If asked [are you afraid of AIDS], it is estimated that most of the answers are: [afraid.]
There are many reasons for [fear], because [AIDS is contagious], because [AIDS is easy to hang up], but another reason is very important, that is, [AIDS will be discriminated against].
When we discuss [why people are always very sensitive when talking about AIDS] and turn pale at the mention of AIDS, lest we avoid it, this is actually not a problem within the scope of traditional medicine, but a social psychology problem-the [stigmatization] of AIDS.
Throughout the ages, people have used to label some marginal or [abnormal] groups that deviate from social norms.
AIDS patients are often labeled as “dead gay”, “young prostitutes”, “clients” and “drug addicts”. In recent years, new labels such as “Vietnamese brides” have emerged.
This is partly due to the fact that the prevalence rate in some groups is indeed high, and partly due to the one-sided publicity in the media that is eye-catching. In fact, any high-risk behavior involving sharing needles or not wearing condoms may spread AIDS. Social scientists call this prejudice stigma.
As to why they are particularly sensitive to AIDS, I think there are mainly the following reasons:
1. AIDS remains a serious and life-threatening infectious disease, Because of all kinds of infections or tumors, It is a huge psychological impact on many people. Stigmatizing some serious diseases out of avoidance has a long history. Such as tuberculosis, leprosy, Even cancer patients, Nowadays, some people still look at it with strange eyes. 2. People who do not know or are unwilling to know about AIDS, It is prone to misunderstanding such as “daily contact will lead to the spread of AIDS”, Therefore, contact with infected persons is even more excluded. Refuse to learn about AIDS. The peak of Internet searches [AIDS] is concentrated around December 1 (World AIDS Day) every year. The average annual search volume is less than one-third of that of [Wang Leehom] (source [Baidu Index]). 3. Most Chinese people have strong moral condemnation of people such as sexual promiscuity, drug abuse and even homosexuality. Foreign countries will also be involved in race (black people will be infected with HIV), immigration and other issues, and the prevalence rate of AIDS among these people is higher, people will naturally link the two, the conclusion is that AIDS patients only misbehave people will get, not worthy of sympathy.
The direct consequence of the stigmatization of AIDS is the widespread misunderstanding and discrimination against AIDS in the whole society, which indirectly promotes the further spread and prevalence of AIDS. The World Health Organization pointed out in its 2005 joint report that HIV-related discrimination is the biggest obstacle in the efforts to fight AIDS at the regional, national and even global levels .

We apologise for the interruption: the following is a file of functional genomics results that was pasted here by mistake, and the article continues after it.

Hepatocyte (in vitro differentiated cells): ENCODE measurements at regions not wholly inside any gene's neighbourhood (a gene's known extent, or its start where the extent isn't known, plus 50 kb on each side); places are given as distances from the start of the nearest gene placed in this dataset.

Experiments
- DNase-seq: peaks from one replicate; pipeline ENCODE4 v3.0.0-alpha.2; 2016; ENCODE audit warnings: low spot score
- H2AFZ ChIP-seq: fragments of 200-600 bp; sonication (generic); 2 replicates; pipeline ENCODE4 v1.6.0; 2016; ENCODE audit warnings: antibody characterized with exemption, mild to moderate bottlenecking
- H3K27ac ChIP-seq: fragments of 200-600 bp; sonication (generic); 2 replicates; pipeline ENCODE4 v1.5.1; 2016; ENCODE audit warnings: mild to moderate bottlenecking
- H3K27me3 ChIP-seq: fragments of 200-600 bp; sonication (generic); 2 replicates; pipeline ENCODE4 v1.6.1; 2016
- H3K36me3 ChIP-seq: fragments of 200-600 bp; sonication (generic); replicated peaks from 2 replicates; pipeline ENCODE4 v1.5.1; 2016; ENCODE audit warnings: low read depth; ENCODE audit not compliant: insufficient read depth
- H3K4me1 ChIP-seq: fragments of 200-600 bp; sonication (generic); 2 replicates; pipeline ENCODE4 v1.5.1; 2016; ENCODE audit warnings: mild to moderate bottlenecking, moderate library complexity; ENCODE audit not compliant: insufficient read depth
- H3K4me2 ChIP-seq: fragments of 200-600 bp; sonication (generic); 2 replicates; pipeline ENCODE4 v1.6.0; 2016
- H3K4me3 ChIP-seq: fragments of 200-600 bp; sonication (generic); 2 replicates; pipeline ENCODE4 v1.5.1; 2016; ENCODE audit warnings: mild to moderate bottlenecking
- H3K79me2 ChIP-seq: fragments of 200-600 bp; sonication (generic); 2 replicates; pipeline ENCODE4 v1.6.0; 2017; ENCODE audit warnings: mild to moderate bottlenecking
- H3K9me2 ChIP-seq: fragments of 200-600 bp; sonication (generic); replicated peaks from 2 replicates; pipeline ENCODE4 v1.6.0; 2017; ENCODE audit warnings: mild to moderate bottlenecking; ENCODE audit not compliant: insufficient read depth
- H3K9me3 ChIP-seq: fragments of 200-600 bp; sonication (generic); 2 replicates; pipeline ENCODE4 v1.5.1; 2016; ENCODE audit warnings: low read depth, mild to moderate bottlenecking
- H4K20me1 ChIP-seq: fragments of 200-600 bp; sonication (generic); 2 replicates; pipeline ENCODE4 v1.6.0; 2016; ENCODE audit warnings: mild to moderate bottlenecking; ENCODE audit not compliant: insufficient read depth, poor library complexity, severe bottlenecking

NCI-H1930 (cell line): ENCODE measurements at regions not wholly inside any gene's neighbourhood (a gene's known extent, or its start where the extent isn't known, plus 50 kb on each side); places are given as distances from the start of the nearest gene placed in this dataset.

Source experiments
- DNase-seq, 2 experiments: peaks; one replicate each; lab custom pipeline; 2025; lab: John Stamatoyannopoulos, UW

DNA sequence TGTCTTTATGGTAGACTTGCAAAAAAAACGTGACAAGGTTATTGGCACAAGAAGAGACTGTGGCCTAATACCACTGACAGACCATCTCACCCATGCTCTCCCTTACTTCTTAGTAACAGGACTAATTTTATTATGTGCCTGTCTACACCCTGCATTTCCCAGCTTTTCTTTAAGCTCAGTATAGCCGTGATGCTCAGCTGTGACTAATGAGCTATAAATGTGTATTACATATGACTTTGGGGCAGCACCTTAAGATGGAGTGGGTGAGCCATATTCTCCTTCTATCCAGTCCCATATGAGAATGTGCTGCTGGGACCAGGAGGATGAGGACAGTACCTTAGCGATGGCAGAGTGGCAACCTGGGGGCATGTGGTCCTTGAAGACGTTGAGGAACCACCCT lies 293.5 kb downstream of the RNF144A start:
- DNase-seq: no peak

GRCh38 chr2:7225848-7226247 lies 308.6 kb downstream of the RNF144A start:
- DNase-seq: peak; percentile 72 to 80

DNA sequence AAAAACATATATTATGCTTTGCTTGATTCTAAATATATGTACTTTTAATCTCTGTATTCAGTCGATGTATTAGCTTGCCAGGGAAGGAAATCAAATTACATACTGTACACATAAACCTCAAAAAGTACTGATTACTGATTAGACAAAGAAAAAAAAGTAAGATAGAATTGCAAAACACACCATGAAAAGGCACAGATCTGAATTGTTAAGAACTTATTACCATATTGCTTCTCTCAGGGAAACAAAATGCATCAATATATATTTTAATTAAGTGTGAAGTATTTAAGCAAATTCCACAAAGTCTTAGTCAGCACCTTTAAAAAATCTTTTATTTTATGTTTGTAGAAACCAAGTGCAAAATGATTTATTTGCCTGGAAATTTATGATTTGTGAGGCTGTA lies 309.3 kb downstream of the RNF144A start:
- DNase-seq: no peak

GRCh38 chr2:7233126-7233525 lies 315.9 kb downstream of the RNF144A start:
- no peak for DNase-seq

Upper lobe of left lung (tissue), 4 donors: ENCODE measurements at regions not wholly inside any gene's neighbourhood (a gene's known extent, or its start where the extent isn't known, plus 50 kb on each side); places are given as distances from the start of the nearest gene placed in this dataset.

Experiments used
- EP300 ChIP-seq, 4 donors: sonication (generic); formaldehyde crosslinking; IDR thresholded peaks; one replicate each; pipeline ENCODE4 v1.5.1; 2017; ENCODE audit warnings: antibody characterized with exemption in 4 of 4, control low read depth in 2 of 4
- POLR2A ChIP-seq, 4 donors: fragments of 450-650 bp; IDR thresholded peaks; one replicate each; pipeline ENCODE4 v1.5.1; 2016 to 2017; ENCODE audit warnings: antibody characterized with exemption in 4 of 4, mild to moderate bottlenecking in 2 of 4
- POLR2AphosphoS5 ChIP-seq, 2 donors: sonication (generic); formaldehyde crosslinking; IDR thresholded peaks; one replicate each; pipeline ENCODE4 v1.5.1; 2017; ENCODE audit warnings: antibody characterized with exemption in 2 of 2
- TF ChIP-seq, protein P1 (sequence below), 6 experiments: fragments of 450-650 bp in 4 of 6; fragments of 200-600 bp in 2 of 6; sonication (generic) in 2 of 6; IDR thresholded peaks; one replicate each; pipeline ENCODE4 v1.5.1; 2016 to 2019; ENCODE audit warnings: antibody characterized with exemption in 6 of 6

The adverse consequences of AIDS stigmatization include:
1. AIDS patients will be rejected by medical institutions;
2. Schools, companies and enterprises refuse to accept AIDS patients;
3. Self-discrimination of AIDS patients will delay treatment and accelerate the progress of the disease.
4. Because of fear of being detected to suffer from AIDS, or because of all kinds of wrong information that AIDS is far away from oneself, there is no need for testing. In fact, if AIDS patients are treated in time, there is little difference in life span between normal people. However, people often wait until the late stage complicated with other diseases before going to the hospital, and when AIDS is found out, they have missed the best treatment period.
5. Since the incubation period from infection to onset of AIDS can range from 6 to 10 years, However, the carriers of the virus are often no different from normal people. If they are not detected, the possibility of others being infected due to high-risk behaviors will greatly increase during this period. Frequent host changes in the population and accelerated evolution of HIV lead to drug resistance of the virus, which may also increase the virulence of the virus.
In fact, from the perspective of professional medicine, AIDS is only one of many common infectious diseases, and AIDS patients are also worthy of people’s understanding and care like other patients.
Although we may not know, they may exist around us, may be our classmates, colleagues, friends or relatives. Understanding AIDS is not only to abandon discrimination so as to better care for infected persons, but also to help us protect ourselves and the people around us.
If the general public’s attitude towards AIDS can be changed, [Towards Zero AIDS] will not be just a slogan that people care about around December 1, but will eventually come true.